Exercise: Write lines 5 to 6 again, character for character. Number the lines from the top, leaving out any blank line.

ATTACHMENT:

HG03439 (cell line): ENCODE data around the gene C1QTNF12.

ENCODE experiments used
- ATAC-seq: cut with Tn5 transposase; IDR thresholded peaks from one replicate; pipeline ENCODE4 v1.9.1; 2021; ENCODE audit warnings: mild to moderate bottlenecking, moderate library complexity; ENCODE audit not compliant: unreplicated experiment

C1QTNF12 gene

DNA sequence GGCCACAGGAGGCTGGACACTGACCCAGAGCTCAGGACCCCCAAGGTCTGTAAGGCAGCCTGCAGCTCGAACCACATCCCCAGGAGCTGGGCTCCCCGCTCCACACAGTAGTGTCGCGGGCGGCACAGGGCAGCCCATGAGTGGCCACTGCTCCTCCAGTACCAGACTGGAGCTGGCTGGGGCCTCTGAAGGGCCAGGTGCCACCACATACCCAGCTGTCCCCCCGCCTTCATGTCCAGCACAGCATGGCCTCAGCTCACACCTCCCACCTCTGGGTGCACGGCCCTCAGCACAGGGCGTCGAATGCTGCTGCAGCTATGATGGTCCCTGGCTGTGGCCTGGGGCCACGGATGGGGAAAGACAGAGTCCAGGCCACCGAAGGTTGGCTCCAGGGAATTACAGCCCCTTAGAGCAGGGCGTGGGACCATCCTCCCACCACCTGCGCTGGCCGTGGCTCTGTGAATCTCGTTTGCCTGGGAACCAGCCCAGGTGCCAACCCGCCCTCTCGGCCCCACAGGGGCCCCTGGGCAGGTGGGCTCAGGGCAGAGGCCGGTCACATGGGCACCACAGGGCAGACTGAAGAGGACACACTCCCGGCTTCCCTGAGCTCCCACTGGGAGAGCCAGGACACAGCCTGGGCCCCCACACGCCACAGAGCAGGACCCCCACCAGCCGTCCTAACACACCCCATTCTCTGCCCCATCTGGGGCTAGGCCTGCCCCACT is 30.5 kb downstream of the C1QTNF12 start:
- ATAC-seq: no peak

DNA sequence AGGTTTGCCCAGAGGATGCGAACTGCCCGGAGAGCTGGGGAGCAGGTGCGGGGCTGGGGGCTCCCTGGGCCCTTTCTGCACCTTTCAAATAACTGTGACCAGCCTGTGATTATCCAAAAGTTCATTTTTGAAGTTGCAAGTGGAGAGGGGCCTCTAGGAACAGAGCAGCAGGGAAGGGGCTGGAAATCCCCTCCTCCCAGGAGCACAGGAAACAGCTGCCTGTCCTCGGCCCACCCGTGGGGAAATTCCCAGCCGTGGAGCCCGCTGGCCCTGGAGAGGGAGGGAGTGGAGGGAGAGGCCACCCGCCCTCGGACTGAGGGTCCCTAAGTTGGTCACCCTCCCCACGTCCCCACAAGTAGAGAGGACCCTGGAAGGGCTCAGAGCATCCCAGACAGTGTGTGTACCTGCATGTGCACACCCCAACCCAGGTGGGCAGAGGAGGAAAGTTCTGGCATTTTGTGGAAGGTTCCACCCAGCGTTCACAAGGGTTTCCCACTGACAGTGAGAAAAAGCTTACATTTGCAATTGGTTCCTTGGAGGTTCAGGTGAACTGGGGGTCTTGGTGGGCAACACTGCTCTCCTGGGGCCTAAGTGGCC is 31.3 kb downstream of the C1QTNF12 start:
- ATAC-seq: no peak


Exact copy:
DNA sequence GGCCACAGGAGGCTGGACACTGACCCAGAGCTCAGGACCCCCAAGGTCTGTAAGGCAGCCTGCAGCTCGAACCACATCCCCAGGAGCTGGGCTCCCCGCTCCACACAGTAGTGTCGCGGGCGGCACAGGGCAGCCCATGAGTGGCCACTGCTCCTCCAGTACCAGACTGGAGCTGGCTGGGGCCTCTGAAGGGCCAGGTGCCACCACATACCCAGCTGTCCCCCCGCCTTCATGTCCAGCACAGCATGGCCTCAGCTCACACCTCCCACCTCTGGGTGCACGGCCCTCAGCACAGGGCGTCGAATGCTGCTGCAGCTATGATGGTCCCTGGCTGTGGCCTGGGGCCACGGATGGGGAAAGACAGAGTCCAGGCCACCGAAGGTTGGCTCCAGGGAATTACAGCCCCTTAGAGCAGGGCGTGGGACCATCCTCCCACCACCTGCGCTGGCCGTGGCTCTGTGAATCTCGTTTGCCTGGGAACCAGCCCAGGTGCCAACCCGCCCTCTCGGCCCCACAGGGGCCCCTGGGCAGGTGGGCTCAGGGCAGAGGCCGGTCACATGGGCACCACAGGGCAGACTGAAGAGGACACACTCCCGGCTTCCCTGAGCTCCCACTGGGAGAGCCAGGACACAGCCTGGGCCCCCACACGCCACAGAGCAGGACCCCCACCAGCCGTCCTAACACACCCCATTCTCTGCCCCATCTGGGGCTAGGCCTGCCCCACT is 30.5 kb downstream of the C1QTNF12 start:
- ATAC-seq: no peak